I. noun Etymology: Middle English, from Anglo-French curs, course, from Latin cursus, from currere to run — more at car Date: 14th century 1. the act or action of moving in a path from point to point 2. the path over which something moves or extends: as a. racecourse b. (1) the direction of travel of a vehicle (as a ship or airplane) usually measured as a clockwise angle from north; also the projected path of travel (2) a point of the compass c. watercourse d. golf course 3. a. accustomed procedure or normal action <
the law taking its course
b. a chosen manner of conducting oneself ; way of acting <
our wisest course is to retreat
c. (1) progression through a development or period or a series of acts or events (2) life history, career 4. an ordered process or succession: as a. a number of lectures or other matter dealing with a subject; also a series of such courses constituting a curriculum <
a premed course
b. a series of doses or medications administered over a designated period 5. a. a part of a meal served at one time <
the main course
b. layer; especially a continuous level range of brick or masonry throughout a wall c. the lowest sail on a square-rigged mast II. verb (coursed; coursing) Date: 15th century transitive verb 1. to follow close upon ; pursue 2. a. to hunt or pursue (game) with hounds b. to cause (dogs) to run (as after game) 3. to run or move swiftly through or over ; traverse <
jets coursed the area daily
intransitive verb to run or pass rapidly along or as if along an indicated path <
blood coursing through the veins

New Collegiate Dictionary. 2001.


Look at other dictionaries:

  • course — [ kurs ] n. f. • 1553; corse 1213; forme fém. de cours, d apr. it. corsa I ♦ 1 ♦ Action de courir; mode de locomotion dans lequel les phases d appui unilatéral sont séparées par un intervalle. ⇒ courir. Une course rapide. ⇒ galopade. Au pas de… …   Encyclopédie Universelle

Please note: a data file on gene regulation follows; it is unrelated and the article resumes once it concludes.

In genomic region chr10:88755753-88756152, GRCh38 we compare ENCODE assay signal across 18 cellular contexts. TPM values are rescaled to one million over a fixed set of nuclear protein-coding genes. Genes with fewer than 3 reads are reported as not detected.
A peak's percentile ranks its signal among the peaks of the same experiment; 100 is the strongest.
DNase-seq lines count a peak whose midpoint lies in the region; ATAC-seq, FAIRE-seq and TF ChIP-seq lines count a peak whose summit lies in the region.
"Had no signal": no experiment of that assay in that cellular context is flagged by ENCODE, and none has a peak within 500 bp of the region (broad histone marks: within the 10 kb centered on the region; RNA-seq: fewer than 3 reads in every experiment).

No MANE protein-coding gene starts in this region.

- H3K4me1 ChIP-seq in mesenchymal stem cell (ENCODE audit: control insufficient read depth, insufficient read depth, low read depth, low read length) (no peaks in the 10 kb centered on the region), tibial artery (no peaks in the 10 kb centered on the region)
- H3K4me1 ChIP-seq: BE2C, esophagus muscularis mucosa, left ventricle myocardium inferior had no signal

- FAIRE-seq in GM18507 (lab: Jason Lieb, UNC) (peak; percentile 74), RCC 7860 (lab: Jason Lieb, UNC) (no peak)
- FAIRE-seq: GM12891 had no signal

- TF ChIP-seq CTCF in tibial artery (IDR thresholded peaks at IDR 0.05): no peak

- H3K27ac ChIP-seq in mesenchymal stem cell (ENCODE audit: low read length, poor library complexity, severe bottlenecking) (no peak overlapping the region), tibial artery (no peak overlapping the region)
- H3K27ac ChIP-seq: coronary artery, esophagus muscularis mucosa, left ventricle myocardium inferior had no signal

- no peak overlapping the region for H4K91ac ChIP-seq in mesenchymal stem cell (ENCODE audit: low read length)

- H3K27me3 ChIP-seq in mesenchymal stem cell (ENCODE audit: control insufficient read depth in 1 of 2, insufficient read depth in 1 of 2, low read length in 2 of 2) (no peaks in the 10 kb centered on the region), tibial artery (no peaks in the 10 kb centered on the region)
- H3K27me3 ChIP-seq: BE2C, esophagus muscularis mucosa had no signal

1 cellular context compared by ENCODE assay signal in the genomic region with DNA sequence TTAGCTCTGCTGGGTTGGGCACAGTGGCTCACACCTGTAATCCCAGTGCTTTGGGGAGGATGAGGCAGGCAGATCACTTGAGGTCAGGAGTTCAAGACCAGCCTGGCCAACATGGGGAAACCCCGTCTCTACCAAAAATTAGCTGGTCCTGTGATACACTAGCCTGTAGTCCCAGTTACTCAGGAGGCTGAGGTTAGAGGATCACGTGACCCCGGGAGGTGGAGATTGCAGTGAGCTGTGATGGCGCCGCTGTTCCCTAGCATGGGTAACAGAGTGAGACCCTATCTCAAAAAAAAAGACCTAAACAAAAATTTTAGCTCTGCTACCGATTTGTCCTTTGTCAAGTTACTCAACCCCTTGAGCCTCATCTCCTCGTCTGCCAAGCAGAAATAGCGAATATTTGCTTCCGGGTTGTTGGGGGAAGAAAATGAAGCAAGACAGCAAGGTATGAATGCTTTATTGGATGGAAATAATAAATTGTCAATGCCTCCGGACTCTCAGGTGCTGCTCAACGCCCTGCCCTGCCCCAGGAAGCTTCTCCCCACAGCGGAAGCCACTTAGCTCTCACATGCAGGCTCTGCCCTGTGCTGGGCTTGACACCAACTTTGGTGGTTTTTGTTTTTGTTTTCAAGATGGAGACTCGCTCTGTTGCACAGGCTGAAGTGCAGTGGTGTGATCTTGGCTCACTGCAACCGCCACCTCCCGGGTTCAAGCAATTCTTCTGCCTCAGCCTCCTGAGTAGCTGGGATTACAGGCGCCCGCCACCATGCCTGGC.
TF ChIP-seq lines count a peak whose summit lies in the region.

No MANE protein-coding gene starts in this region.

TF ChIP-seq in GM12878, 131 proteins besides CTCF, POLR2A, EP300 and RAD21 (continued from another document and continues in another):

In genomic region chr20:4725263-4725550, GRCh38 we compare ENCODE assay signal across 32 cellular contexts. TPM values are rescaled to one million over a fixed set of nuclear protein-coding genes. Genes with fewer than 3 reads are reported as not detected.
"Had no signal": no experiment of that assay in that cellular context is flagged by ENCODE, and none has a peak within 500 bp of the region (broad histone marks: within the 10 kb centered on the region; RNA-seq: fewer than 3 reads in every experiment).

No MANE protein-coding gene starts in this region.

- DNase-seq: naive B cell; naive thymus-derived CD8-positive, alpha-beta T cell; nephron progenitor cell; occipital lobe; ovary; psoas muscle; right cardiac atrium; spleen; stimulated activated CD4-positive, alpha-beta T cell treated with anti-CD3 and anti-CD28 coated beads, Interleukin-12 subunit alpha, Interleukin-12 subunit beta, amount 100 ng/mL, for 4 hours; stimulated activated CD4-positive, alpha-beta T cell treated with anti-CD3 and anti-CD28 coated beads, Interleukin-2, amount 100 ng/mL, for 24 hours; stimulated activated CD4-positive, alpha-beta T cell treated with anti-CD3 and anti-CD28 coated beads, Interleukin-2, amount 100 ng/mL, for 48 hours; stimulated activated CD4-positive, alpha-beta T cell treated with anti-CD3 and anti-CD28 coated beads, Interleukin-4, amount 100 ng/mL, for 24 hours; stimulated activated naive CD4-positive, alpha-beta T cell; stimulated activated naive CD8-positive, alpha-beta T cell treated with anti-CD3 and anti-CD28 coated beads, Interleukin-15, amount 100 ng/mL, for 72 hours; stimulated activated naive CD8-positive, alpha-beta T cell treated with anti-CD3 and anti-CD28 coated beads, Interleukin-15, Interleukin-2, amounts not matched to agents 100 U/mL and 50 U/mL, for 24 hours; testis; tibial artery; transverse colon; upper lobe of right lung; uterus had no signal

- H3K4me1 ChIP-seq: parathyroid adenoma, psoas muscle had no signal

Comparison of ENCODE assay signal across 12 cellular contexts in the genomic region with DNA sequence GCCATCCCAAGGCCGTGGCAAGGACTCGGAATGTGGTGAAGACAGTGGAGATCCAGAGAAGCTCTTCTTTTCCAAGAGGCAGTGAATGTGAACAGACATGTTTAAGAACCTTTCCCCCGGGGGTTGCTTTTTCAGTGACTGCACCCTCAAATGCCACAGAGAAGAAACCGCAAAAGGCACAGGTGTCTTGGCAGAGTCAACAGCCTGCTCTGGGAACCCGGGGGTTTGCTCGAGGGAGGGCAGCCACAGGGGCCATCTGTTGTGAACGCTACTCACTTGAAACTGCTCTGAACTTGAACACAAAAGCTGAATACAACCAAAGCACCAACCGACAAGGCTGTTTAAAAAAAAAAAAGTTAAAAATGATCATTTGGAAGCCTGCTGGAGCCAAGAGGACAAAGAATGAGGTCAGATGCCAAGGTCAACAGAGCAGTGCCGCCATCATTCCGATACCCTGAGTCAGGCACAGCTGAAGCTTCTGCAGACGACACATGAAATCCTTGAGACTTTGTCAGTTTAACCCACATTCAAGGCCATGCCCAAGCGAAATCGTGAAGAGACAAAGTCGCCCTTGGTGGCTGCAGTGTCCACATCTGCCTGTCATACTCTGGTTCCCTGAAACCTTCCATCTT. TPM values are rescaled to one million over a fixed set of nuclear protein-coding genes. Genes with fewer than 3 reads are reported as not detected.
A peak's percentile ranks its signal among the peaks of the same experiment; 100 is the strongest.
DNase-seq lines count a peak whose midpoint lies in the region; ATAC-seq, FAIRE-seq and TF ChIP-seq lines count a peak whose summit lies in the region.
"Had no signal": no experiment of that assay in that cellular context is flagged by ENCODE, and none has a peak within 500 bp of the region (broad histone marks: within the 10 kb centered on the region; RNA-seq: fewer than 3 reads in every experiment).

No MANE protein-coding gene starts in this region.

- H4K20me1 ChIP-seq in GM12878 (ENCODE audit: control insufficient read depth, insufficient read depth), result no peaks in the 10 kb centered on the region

• course — [kɔːs ǁ kɔːrs] noun [countable] especially BrE a series of classes or studies in a particular subject: • a one year journalism course correˈspondence ˌcourse a course in which the student works at home and sends completed work to their teacher by …   Financial and business terms

  • course — COURSE. s. f. Action, mouvement de celui qui court. Course légère. Longue course. Course pénible. Il est léger à la course, vite à la course. Prendre les lièvres, les chevreuils à la course. Les courses des Jeux Olympiques, etc. La course des… …   Dictionnaire de l'Académie Française 1798

  • course — Course. s. f. v. Action, mouvement de celuy qui court. Course legere. longue course. course penible. il est leger à la course. viste à la course. prendre les liévres, les chevreuils à la course. les courses des jeux olympiques &c. la course des… …   Dictionnaire de l'Académie française

  • Course — (k[=o]rs), n. [F. cours, course, L. cursus, fr. currere to run. See {Current}.] 1. The act of moving from one point to another; progress; passage. [1913 Webster] And when we had finished our course from Tyre, we came to Ptolemais. Acts xxi. 7.… …   The Collaborative International Dictionary of English

  • Course — can refer to: Course (navigation), the path of travel Course (sail), the principal sail on a mast of a sailing vessel Course (education), in the United States, a unit of instruction in one subject, lasting one academic term Course Atlas… …   Wikipedia

  • course — Course, f. penac. Est tant l acte hastif du Courier, Cursus. comme, Il est venu à grande course de cheval, AEqui cursu agitato aduolauit, que pour l espace et longitude du lieu où il a esté couru, comme, La course est longue et grande, Curriculum …   Thresor de la langue françoyse

  • course — I noun act, act of pursuing, action, activity, advance, approach, arrangment, attack, campaign, completion, conduct, customary manner of procedure, delivery, design, direction, effectuation, effort, employment, endeavor, evolution, execution,… …   Law dictionary

  • course — [kôrs] n. [ME cours & Fr course, both < OFr cours < L cursus, pp. of currere, to run: see CURRENT] 1. an onward movement; going on from one point to the next; progress 2. the progress or duration of time [in the course of a week] 3. a way,… …   English World dictionary

  • course — ► NOUN 1) a direction followed or intended: the aircraft changed course. 2) the way in which something progresses or develops: the course of history. 3) a procedure adopted to deal with a situation. 4) a dish forming one of the successive parts… …   English terms dictionary

  • course — late 13c., onward movement, from O.Fr. cors (12c.) course; run, running; flow of a river, from L. cursus a running race or course, from curs pp. stem of currere to run (see CURRENT (Cf. current)). Most extended senses (meals, etc.) are present in …   Etymology dictionary

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